In his bestseller "Inside U.S.A.," the hugely readable journalist John Gunther described America as it was in the last year of World War II. He interviewed hundreds of politicians, businessmen and journalists, but only four men rated a separate chapter -- three politicians and Henry J. Kaiser, the California construction magnate who built dams and ships and manufactured concrete and steel and aluminum.
Kaiser was, Gunther wrote, "tough, creative, packed with ideas and energy, above all a man who likes to make things." But he was also, he noted, a "link of enterprise by government, since government was on his side."
That was putting it mildly. Kaiser hired Tommy Corcoran, a brilliant former aide to Franklin Roosevelt, to open doors and got a $645 million contract to build ships and $28 million financing to manufacture magnesium. Corcoran, according to the first-rate biography by longtime Democratic staffer David McKean, got $200,000 in fees. Believe it or not, that was a lot of money in Washington in the 1940s.
Government spent a lot of money in World War II -- and mostly spent it well. Kaiser delivered on his contracts and even managed to build ships out of concrete, most of which did not sink. But, as always happens when government is shoveling out money, lobbyists thrived.
Fast forward to the present day. Lobbyists, reports the Center for Responsive Politics, had a record 2009 in Barack Obama's Washington. Despite candidate Obama's promises to shun them, they raked in $3,470,000,000. Somewhere up there, Tommy Corcoran is chuckling.
Last week, amid Washington's blizzards, Obama was asked about the $17 million bonus awarded to JPMorgan Chase CEO Jamie Dimon and the $9 million bonus for Goldman Sachs CEO Lloyd Blankfein.
"I know both these guys; they are very savvy businessmen," he said. "I, like most of the American people, don't begrudge people success or wealth." So much for campaign-trail denunciations of "fat cat" bankers and bloated bonuses.From what I know, Dimon and Blankfein are in fact first-rate CEOs, as able in their way as Henry J. Kaiser. Their banks soured on mortgage-backed securities before most of their competitors and started unloading them early or, in Goldman's case, getting them insured by AIG (and getting the government to pay 100 cents on the dollar for them, thanks to Treasury Secretary Timothy Geithner, then head of the New York Fed). They paid their TARP money back as fast as they could, with interest.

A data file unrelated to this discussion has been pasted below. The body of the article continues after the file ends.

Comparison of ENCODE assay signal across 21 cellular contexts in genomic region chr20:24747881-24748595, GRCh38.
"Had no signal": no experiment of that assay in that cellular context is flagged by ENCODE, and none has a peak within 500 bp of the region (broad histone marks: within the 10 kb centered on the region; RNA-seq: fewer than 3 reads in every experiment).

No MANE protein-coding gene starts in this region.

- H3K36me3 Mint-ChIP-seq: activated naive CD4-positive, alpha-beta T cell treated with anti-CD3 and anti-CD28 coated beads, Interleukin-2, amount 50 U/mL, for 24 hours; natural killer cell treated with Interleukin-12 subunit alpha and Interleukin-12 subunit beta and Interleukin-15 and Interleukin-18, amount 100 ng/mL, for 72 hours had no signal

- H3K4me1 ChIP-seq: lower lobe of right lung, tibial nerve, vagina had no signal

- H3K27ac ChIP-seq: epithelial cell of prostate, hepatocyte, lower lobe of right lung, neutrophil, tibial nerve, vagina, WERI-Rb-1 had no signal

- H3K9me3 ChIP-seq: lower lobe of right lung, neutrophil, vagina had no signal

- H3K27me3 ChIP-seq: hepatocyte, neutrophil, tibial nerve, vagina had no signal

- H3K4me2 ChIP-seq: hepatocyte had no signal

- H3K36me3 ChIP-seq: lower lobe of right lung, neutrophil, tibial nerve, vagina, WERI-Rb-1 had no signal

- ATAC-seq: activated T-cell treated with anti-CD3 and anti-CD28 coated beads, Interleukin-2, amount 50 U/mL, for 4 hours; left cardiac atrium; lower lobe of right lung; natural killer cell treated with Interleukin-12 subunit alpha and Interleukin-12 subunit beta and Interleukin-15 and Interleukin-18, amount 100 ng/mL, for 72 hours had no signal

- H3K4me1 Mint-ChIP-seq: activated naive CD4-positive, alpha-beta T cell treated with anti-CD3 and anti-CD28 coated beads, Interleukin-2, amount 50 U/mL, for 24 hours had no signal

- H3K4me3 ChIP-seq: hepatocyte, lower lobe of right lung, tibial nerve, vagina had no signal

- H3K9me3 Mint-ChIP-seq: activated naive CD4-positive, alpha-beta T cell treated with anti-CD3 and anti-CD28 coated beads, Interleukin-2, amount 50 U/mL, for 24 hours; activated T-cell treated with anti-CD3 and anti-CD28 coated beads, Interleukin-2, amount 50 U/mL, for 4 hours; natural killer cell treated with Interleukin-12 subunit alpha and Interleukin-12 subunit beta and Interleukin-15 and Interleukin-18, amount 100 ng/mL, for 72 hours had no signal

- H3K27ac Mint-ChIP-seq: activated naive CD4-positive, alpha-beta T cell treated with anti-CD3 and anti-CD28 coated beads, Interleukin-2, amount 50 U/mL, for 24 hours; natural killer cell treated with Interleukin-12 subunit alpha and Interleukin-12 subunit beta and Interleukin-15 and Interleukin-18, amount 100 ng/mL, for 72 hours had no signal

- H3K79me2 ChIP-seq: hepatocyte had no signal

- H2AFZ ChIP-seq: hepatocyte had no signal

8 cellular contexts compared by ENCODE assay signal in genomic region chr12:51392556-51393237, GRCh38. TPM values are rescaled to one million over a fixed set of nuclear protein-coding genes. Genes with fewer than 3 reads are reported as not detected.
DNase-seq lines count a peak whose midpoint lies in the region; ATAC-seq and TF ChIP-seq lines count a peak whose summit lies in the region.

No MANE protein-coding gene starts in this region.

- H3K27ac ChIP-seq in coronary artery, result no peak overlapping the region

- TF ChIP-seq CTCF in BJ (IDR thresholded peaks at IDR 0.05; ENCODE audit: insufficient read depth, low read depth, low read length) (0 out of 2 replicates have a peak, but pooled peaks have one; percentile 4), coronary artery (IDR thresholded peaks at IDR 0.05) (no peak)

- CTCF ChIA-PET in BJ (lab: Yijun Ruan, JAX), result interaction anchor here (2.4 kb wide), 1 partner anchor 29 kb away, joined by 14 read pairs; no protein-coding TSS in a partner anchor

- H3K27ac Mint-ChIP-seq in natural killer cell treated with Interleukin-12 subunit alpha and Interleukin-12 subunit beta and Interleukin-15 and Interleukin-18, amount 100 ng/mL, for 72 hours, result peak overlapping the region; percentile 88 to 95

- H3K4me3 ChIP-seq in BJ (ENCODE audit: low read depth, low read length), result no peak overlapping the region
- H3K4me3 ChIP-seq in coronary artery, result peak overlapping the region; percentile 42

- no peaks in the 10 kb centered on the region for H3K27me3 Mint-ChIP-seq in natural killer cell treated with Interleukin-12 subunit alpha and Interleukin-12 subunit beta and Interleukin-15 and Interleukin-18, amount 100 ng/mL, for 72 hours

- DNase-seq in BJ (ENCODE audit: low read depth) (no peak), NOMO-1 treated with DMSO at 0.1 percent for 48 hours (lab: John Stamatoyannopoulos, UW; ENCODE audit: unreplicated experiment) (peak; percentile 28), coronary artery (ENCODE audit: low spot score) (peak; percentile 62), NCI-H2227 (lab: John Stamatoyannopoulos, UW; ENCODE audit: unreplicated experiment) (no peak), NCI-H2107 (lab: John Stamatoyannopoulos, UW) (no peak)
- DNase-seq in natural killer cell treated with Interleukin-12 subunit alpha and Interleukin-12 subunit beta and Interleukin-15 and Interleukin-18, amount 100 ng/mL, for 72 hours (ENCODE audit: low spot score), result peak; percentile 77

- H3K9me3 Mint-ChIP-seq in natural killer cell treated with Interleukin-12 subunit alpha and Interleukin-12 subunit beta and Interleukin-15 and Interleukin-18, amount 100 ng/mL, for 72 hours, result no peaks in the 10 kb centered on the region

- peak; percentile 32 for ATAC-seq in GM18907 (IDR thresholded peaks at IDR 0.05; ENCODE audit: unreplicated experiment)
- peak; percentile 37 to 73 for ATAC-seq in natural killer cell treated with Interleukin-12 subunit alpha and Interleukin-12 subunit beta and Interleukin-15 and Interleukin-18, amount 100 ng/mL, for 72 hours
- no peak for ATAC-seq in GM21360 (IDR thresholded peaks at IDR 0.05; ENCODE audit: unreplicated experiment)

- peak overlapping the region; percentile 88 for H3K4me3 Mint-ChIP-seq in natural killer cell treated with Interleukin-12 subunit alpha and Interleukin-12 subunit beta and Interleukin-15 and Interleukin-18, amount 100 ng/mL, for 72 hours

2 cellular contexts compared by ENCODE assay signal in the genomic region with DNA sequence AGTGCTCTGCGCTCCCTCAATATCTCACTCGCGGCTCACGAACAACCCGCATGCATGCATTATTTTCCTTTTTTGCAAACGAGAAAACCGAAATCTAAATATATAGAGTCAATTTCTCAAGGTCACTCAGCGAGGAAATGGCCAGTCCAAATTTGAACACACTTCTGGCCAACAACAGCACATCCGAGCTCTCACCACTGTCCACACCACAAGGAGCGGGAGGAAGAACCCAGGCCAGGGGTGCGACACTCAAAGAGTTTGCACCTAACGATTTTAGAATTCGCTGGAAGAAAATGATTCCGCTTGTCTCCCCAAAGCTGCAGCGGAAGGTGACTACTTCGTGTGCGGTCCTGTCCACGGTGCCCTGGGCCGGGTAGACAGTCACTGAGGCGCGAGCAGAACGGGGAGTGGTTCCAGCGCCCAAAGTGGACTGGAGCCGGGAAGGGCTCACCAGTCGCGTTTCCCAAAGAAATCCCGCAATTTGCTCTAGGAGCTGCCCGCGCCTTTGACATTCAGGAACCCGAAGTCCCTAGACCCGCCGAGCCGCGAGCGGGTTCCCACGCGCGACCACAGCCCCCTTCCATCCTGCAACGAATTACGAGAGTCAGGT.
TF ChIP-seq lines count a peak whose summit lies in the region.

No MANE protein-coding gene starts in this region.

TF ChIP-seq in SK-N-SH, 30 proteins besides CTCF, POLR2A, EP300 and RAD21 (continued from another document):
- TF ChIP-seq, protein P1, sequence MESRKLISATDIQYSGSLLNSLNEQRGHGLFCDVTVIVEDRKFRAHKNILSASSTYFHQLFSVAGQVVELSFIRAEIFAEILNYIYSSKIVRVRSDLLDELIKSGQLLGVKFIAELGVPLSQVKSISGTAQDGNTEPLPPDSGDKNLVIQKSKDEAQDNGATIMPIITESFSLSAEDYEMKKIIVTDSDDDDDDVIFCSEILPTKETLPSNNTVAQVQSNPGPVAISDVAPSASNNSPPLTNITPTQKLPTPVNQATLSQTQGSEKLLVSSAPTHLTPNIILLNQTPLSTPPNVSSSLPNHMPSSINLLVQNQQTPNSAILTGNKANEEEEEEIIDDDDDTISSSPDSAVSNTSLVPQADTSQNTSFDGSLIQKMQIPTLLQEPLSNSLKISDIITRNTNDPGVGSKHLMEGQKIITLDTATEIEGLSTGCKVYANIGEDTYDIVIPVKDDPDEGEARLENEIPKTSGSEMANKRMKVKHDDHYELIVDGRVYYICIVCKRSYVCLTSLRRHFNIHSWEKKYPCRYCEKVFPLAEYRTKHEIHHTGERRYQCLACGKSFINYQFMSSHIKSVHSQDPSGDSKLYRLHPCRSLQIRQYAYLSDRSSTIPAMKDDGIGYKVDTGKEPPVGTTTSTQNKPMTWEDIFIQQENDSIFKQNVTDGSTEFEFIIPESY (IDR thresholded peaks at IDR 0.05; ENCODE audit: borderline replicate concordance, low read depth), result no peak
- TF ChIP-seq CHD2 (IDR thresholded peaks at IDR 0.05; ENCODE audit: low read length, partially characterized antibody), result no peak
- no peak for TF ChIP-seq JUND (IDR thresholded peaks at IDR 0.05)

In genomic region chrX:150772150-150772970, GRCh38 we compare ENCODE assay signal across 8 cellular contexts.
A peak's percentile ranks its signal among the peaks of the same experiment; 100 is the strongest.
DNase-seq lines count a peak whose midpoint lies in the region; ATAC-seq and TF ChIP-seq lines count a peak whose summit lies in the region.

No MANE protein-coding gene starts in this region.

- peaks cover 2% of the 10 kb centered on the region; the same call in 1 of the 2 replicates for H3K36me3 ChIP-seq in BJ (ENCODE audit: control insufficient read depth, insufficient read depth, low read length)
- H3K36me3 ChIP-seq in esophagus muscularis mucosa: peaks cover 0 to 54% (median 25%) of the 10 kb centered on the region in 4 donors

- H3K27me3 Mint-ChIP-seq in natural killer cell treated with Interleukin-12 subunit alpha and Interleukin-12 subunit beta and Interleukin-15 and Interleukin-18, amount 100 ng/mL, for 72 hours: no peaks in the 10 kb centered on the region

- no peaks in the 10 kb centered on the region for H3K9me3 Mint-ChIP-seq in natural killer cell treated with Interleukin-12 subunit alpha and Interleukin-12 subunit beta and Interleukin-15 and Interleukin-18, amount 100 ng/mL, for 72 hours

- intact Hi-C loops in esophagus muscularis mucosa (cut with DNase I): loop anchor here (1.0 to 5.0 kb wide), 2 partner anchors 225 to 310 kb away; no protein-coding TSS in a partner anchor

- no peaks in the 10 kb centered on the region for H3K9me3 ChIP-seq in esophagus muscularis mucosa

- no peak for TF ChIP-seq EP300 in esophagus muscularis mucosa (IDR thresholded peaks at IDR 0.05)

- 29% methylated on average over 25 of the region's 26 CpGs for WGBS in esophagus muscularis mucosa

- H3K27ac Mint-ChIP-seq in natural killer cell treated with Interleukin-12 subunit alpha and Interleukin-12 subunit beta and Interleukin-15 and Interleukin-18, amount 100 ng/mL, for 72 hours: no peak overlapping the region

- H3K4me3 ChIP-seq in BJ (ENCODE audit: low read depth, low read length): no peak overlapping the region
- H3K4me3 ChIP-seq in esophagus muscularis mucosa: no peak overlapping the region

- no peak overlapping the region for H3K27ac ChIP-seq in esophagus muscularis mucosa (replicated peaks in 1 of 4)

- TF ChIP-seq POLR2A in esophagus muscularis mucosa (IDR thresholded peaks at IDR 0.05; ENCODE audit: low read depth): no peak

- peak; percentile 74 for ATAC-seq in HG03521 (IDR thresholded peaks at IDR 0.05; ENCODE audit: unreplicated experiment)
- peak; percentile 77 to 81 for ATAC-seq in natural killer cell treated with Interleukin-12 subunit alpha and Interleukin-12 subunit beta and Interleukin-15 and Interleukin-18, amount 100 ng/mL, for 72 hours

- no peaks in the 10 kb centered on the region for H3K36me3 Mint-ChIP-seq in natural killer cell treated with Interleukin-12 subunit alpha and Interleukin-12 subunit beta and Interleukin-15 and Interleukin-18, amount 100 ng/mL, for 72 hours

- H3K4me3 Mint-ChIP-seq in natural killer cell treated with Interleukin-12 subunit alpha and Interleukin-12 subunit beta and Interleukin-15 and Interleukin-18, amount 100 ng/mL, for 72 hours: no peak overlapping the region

But the savviness that Obama handsomely acknowledged has been evident not only in their business judgment but in their politics. Goldman employee contributions to Democrats in 2008 ranked second only to those employed by the University of California. JPMorgan Chase's employees ranked No. 7. The stereotype of Wall Street being Republican is decades out of date.
Crony capitalism is now the order of the day in the United States. The government and the United Auto Workers own General Motors and Chrysler, which aren't likely to pay back their billions in TARP money anytime soon, if ever. Meanwhile, the government tells Americans to stop driving Toyotas.
The government was going to remake the health care sector, and so Billy Tauzin and other health care industry lobbyists were busy in the White House cutting deals to keep their clients above water. The government was going to remake the energy sector, and utility CEOs and lobbyists have been busy flaunting their green credentials.
The picture is not pretty. Government's pets -- or, in the president's words, "savvy businessmen" -- use government to get policies that will give them competitive advantages and stifle smaller competitors. Pleasing their masters in government is now absorbing the psychic energy of CEOs who used to concentrate on meeting consumers' needs in order to make profits.
Back in the 1940s, there was an excuse for crony capitalism -- there was a war on. And FDR had a gift for picking people who, like Kaiser, delivered the goods. Today, that excuse is not available, and it's far from apparent that Obama has that gift.